When the rotating foot-engaging force-transmitting assembly is in its starting position (which, as stated earlier, corresponds to the point where the angle formed between the bottoms of the operator's feet and his tibea bones is 70), the angle formed between the line connecting the axis of rotation of the weight arm assembly with the axis of the weight bar and the horizontal must be approximately 10 below horizontal in the straight leg configuration, as shown in FIG. 6A, and approximately 20 below horizontal in the bent leg configuration, as shown in FIG. 6B, in order for the corresponding force-varying mechanisms to yield the corresponding outputs shown in the corresponding graphs for the straight leg configuration (FIG. 7A), and the bent leg configuration (FIG. 7B).

In the straight leg configuration of the machine, a bumper (3.4) is attached to a flat steel connecting piece (3.3) which is welded transversely between the two parallel plates (3.1) at the bottom of the rotating weight arm assembly (assembly 3.0) in a position just behind the bearings where the connecting link attaches, as shown in FIG. 3A.

In the straight leg configuration of the machine, a disengageable weight support assembly (assembly 6.0) is journaled in bearings which are journaled in frame-attached flanges (1.10) which are located generally below the position of the weight supporting bar (3.2). This weight support assembly (assembly 6.0) is composed of a weight support arm (6.1) which extends radially away from the assembly's axis of rotation. Integral to and sharing a common axis of rotation with this weight support arm is a hand lever (6.2) which extends generally upward when it ends in a hand grip (6.3) at its distal end which is located in a position just in front of the operator, as shown in FIGS. 2A and 3A. In the bent leg configuration of the machine, a stationary weight support bracket (6.0) is welded to the frame of the machine in a position generally below the weight support bar (3.2), as shown in FIGS. 2B and 3B.

HOW THE INVENTION WORKS

As is illustrated in FIG. 6A (straight leg configuration) and FIG. 6B (bent leg configuration) the rotating foot-engaging force-transmitting assembly (assembly 2.0), the rotating weight arm assembly (assembly 3.0), the connecting link (part 4.0), and the frame of the machine (assembly 1.0) join to form a 4-bar linkage. This 4-bar linkage, as described in FIG. 6A (straight leg configuration) or FIG. 6B (bent leg configuration), when working in conjunction with the sinusoidally changing values of force applied by the respective configuration's rotating weight arm as the weights swing through a circular path through the gravitational field, yields the variably resistive force shown in FIG. 7A (straight leg configuration) or FIG. 7B (bent leg configuration), which closely corresponds to the strength-to-position capabilities of the average operator in this body movement.

To use the machine, an operator would simply sit on the seat portion and position his feet in the rotating foot-engaging force-transmitting assembly (entering in from the sides where there is open access). He would then adjust the telescoping tube actuating hand knob (105) until the axis of rotation of his ankles were approximately common with the axis of rotation of the rotating foot-engaging force-transmitting assembly. If in the straight leg configuration of the machine, he would then pull back on the disengageable weight support hand grip (6.3) and lower the weights to the starting position (which, as stated earlier, corresponds to the point where the angle formed between the shins of the legs and the bottoms of the feet is 70). Once in the starting position, he would then begin the exercise by contracting his calf muscles which would extend his feet (plantar flexion). The muscle developing resistance to this movement would be variably applied to the balls of the operator's feet through circular paths about his ankles axes of rotation through body-machine contact with the transverse member of the foot-engaging force-transmitting assembly (2.2) which is mechanically linked to the weights loaded on the weight support bar (3.2) through the rigid members of the 4-bar linkage/rotating weight arm force-varying mechanism.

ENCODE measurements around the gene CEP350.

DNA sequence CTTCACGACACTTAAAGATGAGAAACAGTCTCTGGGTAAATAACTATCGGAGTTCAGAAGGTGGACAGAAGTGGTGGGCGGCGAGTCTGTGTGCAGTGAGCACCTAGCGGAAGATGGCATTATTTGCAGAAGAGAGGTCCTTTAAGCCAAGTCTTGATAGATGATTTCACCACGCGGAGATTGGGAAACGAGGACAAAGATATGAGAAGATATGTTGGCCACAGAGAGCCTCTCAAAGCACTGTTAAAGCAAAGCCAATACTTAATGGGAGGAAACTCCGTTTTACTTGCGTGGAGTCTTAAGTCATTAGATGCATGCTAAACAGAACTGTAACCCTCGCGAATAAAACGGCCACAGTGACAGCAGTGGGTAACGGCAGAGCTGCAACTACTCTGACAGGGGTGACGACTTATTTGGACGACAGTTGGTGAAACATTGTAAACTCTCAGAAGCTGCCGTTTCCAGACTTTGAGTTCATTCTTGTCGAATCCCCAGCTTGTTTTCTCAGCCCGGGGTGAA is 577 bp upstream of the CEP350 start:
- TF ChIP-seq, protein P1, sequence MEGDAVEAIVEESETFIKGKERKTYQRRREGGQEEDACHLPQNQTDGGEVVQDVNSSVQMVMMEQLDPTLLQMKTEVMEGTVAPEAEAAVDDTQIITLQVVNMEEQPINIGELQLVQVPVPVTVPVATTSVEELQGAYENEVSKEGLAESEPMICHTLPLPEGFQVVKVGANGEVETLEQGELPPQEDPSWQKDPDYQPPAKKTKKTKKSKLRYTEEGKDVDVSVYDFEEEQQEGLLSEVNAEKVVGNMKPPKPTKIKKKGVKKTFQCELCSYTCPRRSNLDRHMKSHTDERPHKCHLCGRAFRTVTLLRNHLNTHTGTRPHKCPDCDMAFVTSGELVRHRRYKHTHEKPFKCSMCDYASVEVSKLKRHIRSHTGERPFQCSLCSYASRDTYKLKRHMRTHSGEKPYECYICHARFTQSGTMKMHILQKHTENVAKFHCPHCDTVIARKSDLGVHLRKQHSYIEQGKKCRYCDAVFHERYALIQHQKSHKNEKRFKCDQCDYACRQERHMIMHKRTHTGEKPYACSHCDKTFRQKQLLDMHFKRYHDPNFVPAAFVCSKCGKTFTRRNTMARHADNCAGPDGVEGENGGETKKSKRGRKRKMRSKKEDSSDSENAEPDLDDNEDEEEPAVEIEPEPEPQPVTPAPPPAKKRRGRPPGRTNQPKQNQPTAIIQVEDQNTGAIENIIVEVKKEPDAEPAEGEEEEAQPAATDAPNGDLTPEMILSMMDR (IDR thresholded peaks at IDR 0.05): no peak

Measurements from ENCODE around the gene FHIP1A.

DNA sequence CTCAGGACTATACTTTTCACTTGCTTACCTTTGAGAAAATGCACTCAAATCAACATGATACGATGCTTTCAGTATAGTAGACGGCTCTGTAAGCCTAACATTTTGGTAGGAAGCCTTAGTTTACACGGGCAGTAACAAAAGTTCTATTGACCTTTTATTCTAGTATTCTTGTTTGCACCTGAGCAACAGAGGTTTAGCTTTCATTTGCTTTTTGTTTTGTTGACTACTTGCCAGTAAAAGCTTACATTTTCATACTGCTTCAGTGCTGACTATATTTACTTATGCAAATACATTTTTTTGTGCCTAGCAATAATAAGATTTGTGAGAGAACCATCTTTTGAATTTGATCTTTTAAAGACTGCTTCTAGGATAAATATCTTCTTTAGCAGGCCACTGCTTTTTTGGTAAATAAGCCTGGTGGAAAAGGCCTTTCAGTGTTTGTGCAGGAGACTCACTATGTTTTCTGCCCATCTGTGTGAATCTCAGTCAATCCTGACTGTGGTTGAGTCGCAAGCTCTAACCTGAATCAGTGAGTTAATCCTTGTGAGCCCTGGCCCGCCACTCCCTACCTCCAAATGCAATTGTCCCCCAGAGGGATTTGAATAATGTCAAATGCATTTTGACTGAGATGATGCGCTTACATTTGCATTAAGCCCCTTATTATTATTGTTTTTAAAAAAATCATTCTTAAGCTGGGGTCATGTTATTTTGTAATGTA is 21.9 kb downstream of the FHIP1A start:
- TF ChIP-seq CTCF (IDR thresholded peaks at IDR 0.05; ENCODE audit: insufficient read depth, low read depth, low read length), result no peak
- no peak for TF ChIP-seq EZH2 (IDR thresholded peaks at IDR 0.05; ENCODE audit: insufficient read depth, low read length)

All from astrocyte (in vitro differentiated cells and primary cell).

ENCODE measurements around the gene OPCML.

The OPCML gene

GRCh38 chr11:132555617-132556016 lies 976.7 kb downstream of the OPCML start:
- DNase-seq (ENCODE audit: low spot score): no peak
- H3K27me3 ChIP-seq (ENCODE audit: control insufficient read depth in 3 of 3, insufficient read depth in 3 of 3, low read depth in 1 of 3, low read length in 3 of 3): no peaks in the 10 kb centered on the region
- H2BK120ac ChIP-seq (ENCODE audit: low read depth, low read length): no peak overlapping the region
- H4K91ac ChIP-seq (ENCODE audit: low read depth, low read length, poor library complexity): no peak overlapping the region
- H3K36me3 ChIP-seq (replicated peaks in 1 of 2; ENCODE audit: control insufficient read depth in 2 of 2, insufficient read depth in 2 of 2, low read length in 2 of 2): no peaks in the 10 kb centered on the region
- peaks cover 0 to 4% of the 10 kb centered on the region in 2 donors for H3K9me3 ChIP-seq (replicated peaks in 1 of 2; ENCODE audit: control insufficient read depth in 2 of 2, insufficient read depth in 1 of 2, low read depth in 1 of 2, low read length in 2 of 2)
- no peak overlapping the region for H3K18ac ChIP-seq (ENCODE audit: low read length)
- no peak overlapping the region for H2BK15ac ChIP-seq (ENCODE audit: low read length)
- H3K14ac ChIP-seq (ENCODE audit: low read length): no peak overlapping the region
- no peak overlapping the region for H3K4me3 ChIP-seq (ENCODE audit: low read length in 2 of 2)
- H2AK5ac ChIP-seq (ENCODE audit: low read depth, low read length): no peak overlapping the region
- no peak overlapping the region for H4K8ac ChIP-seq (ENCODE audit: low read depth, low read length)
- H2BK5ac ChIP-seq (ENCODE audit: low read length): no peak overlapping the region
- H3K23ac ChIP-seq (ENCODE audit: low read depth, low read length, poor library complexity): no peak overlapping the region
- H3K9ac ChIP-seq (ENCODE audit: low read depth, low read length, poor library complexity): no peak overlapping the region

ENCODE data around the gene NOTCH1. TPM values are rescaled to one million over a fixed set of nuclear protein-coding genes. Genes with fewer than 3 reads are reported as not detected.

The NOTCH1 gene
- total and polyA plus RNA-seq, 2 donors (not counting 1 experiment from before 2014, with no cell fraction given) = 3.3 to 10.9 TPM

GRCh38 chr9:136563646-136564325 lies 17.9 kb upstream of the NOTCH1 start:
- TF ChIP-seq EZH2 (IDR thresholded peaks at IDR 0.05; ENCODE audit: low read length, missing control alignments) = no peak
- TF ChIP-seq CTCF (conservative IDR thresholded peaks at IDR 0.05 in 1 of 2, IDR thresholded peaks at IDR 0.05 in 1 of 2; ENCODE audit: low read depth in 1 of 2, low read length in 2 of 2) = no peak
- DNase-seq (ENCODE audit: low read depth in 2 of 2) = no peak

CONCLUSION

Because the machine disclosed in this application applies resistive force to the balls of the feet through circular paths about the ankle axes, which is the same path which the balls of the feet move through in pure extension (plantar flexion) of the feet, relative motion between the balls of the feet and the body-machine contact surfaces which they come in contact with is eliminated. This, in turn, results in reduced wear to the balls of the feet and shoes, and increased isolation of the foot extending calf muscles.

This machine applies a resistive force to the balls of the feet which both varies as a function of ankle axes rotation and is correlated to the normal strength-to-position capabilities of an average operator's foot-extending calf muscles. This variably resistive force is obtained through the use of a 4-bar linkage acting in conjunction with a rotating weight arm. This force-varying mechanism consist of only three moving parts connected to each other and to the frame of the machine at a total of only four pivotal joints, making the machine inherently more reliable, less noisy, and more friction free than a machine utilizing cams, chains, or cables.

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Classifications
U.S. Classification482/97, 482/80
International ClassificationA63B23/08
Cooperative ClassificationA63B2208/0228, A63B23/085
European ClassificationA63B23/08B